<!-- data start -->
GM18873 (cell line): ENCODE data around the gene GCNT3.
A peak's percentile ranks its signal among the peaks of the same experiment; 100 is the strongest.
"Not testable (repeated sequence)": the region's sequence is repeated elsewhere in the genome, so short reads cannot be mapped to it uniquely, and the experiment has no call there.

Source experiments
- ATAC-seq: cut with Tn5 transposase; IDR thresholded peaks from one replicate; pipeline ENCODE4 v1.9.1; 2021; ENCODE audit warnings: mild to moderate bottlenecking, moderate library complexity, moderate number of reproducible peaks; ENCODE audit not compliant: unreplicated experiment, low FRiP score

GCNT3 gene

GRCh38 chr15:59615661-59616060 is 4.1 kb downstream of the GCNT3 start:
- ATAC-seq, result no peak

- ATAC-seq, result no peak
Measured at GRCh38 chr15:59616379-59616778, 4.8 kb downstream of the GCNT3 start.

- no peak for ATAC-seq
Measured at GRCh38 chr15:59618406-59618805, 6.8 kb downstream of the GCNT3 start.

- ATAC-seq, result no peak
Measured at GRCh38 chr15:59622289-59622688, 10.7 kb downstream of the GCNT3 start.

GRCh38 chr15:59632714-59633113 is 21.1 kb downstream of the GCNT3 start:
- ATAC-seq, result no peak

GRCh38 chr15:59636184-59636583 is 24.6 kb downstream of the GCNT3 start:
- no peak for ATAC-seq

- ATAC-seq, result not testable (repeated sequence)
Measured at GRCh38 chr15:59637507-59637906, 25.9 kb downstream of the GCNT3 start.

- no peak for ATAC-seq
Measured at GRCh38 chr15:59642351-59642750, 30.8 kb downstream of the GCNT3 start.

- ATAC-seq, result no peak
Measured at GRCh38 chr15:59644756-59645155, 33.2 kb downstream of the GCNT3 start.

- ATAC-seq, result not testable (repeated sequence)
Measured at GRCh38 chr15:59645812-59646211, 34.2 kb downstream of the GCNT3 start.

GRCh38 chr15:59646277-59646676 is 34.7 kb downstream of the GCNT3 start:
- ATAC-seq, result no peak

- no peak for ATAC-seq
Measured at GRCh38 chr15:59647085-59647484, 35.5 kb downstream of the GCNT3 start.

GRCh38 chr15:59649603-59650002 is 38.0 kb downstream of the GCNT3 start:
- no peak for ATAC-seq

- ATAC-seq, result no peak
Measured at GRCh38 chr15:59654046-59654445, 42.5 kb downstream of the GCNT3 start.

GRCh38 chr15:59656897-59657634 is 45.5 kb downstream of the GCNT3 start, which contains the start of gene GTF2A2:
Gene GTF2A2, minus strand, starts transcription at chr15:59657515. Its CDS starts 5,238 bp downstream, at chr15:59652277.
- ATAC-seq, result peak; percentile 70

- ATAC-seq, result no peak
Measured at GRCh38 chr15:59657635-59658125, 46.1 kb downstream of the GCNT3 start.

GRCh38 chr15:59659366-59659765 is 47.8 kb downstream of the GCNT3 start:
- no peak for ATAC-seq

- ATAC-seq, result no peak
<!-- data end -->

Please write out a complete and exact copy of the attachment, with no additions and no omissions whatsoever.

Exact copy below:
GM18873 (cell line): ENCODE data around the gene GCNT3.
A peak's percentile ranks its signal among the peaks of the same experiment; 100 is the strongest.
"Not testable (repeated sequence)": the region's sequence is repeated elsewhere in the genome, so short reads cannot be mapped to it uniquely, and the experiment has no call there.

Source experiments
- ATAC-seq: cut with Tn5 transposase; IDR thresholded peaks from one replicate; pipeline ENCODE4 v1.9.1; 2021; ENCODE audit warnings: mild to moderate bottlenecking, moderate library complexity, moderate number of reproducible peaks; ENCODE audit not compliant: unreplicated experiment, low FRiP score

GCNT3 gene

GRCh38 chr15:59615661-59616060 is 4.1 kb downstream of the GCNT3 start:
- ATAC-seq, result no peak

- ATAC-seq, result no peak
Measured at GRCh38 chr15:59616379-59616778, 4.8 kb downstream of the GCNT3 start.

- no peak for ATAC-seq
Measured at GRCh38 chr15:59618406-59618805, 6.8 kb downstream of the GCNT3 start.

- ATAC-seq, result no peak
Measured at GRCh38 chr15:59622289-59622688, 10.7 kb downstream of the GCNT3 start.

GRCh38 chr15:59632714-59633113 is 21.1 kb downstream of the GCNT3 start:
- ATAC-seq, result no peak

GRCh38 chr15:59636184-59636583 is 24.6 kb downstream of the GCNT3 start:
- no peak for ATAC-seq

- ATAC-seq, result not testable (repeated sequence)
Measured at GRCh38 chr15:59637507-59637906, 25.9 kb downstream of the GCNT3 start.

- no peak for ATAC-seq
Measured at GRCh38 chr15:59642351-59642750, 30.8 kb downstream of the GCNT3 start.

- ATAC-seq, result no peak
Measured at GRCh38 chr15:59644756-59645155, 33.2 kb downstream of the GCNT3 start.

- ATAC-seq, result not testable (repeated sequence)
Measured at GRCh38 chr15:59645812-59646211, 34.2 kb downstream of the GCNT3 start.

GRCh38 chr15:59646277-59646676 is 34.7 kb downstream of the GCNT3 start:
- ATAC-seq, result no peak

- no peak for ATAC-seq
Measured at GRCh38 chr15:59647085-59647484, 35.5 kb downstream of the GCNT3 start.

GRCh38 chr15:59649603-59650002 is 38.0 kb downstream of the GCNT3 start:
- no peak for ATAC-seq

- ATAC-seq, result no peak
Measured at GRCh38 chr15:59654046-59654445, 42.5 kb downstream of the GCNT3 start.

GRCh38 chr15:59656897-59657634 is 45.5 kb downstream of the GCNT3 start, which contains the start of gene GTF2A2:
Gene GTF2A2, minus strand, starts transcription at chr15:59657515. Its CDS starts 5,238 bp downstream, at chr15:59652277.
- ATAC-seq, result peak; percentile 70

- ATAC-seq, result no peak
Measured at GRCh38 chr15:59657635-59658125, 46.1 kb downstream of the GCNT3 start.

GRCh38 chr15:59659366-59659765 is 47.8 kb downstream of the GCNT3 start:
- no peak for ATAC-seq

- ATAC-seq, result no peak